Bulgaria's coalition government collapsed Wednesday after just six months when it lost a vote of confidence among MPs, bringing fresh political turmoil and the increased likelihood of an early general election.
But analysts say there is no guarantee that another national vote in this country of 6.5 million people, which last year went through three such polls, would end its political instability.
In the most recent elections last November, the party of liberal Kiril Petkov came out ahead and went on to form an unwieldy coalition government with three other parties.
An energetic, pro-European prime minister, Petkov promised to end Bulgaria's endemic corruption after a decade of rule by the controversial conservative Boyko Borisov.
But cracks in the coalition began to appear soon after Russia's invasion of Ukraine, and earlier this month the anti-establishment ITN party led by entertainer Slavi Trifonov withdrew its support.
Borisov's conservative GERB party swiftly filed a no-confidence motion citing "the failure of the government's economic and financial policy" as consumer inflation soared.
On Wednesday evening 123 MPs in the 240-seat chamber voted in favour of the motion, two more than it needed to succeed, while 116 voted against. One MP missed the vote through illness.
Petkov told MPs that "it was an honour for me to lead a government overthrown by Borisov, (Delyan) Peevski, Trifonov and (Eleonora) Mitrofanova," referring to a well-known oligarch and the Russian ambassador to Sofia as well as the other party leaders.
"This vote is a small step on a long road. They did not understand that this is not the way to win the Bulgarian people," Petkov said of his opponents, before promising to continue fighting for Bulgaria to be a "normal" European state.
Thousands of Bulgarians meanwhile took to the streets on Wednesday in a demonstration of support for Petkov's drive for reforms -- which now looks doomed.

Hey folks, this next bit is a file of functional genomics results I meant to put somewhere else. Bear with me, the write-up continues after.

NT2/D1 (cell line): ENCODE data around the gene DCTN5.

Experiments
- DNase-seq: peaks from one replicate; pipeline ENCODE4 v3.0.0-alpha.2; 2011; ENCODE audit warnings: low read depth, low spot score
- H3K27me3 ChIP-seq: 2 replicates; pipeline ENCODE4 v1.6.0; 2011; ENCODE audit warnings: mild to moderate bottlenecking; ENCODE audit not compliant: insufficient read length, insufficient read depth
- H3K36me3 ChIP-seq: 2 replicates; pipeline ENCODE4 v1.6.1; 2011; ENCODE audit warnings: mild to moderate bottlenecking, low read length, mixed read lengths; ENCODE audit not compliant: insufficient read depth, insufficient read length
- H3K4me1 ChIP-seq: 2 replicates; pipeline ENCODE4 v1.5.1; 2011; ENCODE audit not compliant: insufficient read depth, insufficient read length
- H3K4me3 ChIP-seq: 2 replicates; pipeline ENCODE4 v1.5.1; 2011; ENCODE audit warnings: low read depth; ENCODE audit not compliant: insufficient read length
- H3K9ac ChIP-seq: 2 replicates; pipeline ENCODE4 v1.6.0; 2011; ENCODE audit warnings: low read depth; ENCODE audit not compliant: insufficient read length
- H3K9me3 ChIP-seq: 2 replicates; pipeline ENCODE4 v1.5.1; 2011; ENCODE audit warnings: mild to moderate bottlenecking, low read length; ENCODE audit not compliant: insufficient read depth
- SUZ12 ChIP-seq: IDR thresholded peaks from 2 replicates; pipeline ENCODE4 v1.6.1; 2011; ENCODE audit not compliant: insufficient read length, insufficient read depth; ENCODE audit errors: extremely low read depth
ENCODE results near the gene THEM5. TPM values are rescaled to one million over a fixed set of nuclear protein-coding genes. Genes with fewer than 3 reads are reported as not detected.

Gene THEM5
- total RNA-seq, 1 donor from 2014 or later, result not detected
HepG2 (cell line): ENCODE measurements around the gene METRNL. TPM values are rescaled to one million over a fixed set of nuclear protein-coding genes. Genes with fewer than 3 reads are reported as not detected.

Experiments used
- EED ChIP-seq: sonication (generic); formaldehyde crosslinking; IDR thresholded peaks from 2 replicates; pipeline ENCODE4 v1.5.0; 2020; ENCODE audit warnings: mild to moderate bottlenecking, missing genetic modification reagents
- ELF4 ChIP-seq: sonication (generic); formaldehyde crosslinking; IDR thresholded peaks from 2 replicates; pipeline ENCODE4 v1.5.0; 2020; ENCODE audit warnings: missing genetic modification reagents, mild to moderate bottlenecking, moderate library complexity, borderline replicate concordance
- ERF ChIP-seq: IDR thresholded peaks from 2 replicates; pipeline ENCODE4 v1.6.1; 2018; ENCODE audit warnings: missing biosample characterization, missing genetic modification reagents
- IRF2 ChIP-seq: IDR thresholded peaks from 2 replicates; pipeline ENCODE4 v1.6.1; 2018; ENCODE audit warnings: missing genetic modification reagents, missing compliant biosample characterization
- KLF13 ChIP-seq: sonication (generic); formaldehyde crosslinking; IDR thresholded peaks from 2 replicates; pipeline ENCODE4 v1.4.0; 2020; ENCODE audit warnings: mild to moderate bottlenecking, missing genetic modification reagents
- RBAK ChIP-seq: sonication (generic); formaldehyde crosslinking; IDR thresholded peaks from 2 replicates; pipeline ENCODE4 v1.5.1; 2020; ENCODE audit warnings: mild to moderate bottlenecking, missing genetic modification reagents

In a country with strong historical ties with Moscow, the Ukraine conflict has "accentuated divisions and weakened the government", said Ruslan Stefanov of the Center for the Study of Democracy think-tank.
Despite Bulgaria's heavy dependence on Russian gas and oil, Petkov opposed Moscow's demand to open a ruble account to pay for Russian gas - a response to European Union sanctions. The country faced a cut in supplies in response.
This meant "Bulgarian oligarchs who pocketed commissions" on energy deliveries found themselves deprived of income, said Ognyan Minchev, head of the Sofia-based Institute for Regional and International Studies.
And that, he said, "aggravated tensions within the coalition as well as between business circles and the government".
Another source of tension was Ukraine's appeal for arms to fight the Russian invasion.
While most of the parties in Petkov's government were ready to authorise such deliveries, the Socialists - also part of the ruling coalition - remained opposed.
The final straw however came from the EU's drive to settle longstanding historical and cultural disputes between Bulgaria and neighbouring North Macedonia.
It was Petkov's advocacy of rapprochement with Skopje that the ITN says prompted them to quit the coalition.
President Rumen Radev will now have three attempts to see if any party can form a governing majority among MPs.
Petkov's party is expected to receive the first mandate from Radev to try to gather a majority, followed by GERB and then another party of Radev's choosing.
If no workable majority can be found, parliament will be dissolved and politicians will go back to campaigning for elections that would have to be held within two months.
But even if there are fresh elections, they would be unlikely to provide a durable solution to a political landscape that remains highly fragmented, says Dimitar Ganev of the Trend polling institute.
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